Kirtland's Martinez, Williams shine in the ring
FARMINGTON — Few people can count themselves as among the best in the world at something, but Kirtland boxers Elijah Martinez and Aiyonah Williams can.
Martinez, 13, and Williams, 15, both from Kirtland, competed at the Ringside World Championships Aug. 5-8 in Independence, Mo., and found great success.
Martinez, who is entering the eighth grade at Kirtland Middle School, won the 114-pound division, scoring a unanimous decision over Kansas' Johnathan Contreras in the title match.
"It felt awesome when I won the fight," Martinez said. "I felt nervous when I got in the ring, though."
Williams, who will be a sophomore at Kirtland Central High, reached the finals of the 15 and -16-year-old girls division, losing to Oregon's Diana Estrada after the referee stopped the match.
"I see their happiness when they win and the heartbreak when the lose. Either way it goes, it makes them tougher and helps them understand there is good and bad in everything — it just depends on how you deal with it," said Eli Martinez, Elijah's father and the owner of 505 Fight Factory where the teenagers train. "You could tell they felt that the work paid off. I don't know any other way to describe it (besides) satisfaction. They walk around with a little bit of pep in their step."
With more than 1,700 fighters from 15 countries taking part, the RWC is the largest amateur boxing tournament in the world.
"It might not be the most recognized tournament because there's the Olympics and (Pan-American Games), but from a numbers standpoint, it's the biggest," Eli Martinez said.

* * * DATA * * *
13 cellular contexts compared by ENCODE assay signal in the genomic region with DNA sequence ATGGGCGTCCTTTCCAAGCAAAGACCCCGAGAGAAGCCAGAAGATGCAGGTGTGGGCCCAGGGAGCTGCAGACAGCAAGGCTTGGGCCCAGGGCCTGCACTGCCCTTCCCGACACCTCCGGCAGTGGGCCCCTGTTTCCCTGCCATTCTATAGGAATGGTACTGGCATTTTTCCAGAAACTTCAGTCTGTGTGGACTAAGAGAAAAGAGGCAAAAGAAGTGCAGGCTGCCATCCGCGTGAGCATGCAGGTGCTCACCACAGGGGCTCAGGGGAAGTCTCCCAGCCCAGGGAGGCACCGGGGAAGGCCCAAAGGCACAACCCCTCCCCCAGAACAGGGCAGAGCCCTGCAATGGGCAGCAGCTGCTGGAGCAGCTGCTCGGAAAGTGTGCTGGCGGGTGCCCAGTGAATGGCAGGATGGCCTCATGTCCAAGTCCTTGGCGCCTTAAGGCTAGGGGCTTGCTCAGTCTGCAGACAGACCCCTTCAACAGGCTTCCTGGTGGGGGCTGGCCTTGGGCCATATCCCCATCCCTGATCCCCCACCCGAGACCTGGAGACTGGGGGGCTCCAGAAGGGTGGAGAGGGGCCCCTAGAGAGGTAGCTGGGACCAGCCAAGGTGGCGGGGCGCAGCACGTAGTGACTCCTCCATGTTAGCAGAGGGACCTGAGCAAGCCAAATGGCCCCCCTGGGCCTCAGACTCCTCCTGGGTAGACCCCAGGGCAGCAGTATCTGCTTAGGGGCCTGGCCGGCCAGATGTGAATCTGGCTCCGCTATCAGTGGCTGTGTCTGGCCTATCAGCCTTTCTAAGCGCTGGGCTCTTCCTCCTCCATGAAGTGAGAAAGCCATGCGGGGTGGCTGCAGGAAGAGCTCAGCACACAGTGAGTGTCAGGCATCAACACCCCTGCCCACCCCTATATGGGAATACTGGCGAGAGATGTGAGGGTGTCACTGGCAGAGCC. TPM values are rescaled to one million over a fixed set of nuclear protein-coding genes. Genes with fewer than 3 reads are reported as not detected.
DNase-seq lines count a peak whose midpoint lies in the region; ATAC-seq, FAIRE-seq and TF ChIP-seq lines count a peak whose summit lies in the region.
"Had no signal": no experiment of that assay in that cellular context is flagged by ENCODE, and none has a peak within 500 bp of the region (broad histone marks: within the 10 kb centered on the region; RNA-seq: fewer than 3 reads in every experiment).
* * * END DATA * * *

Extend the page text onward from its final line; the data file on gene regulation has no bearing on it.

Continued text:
Going into the RWC, Elijah Martinez and Williams ranked fifth and sixth in the Independent World Rankings, respectively.
"That's pretty amazing for Kirtland, New Mexico," Eli Martinez said.
Williams said she got into boxing after seeing her brother, Avery, compete and realized the competition boxing presents was something she enjoyed, as well.
Martinez has been boxing for about five years and said he fell in love with the sweet science when he first put on the gloves. Since then, he's been in the gym for three hours a day every day of the week.
"My favorite thing about it is the sport," the 13-year-old said. "The experience, the sport, the competition. The sport is awesome."
But boxing does more than feed the Kirtland teenagers' love of competition. They don't take days off, and often spend their summers, and Thanksgiving and Christmas breaks traveling to compete at various tournaments. Instead of going out with friends on Friday and Saturday nights, they go to bed early, knowing the next day's training session is fast approaching.
"If they try to make boxing a profession, or if they do something different in life, they're always going to have that hard work ethic," Eli Martinez said. "They get up every day from the beginning of January to the end of December, no matter what. It teaches them discipline and a hard work ethic. No matter what they do in life, they're going to have that."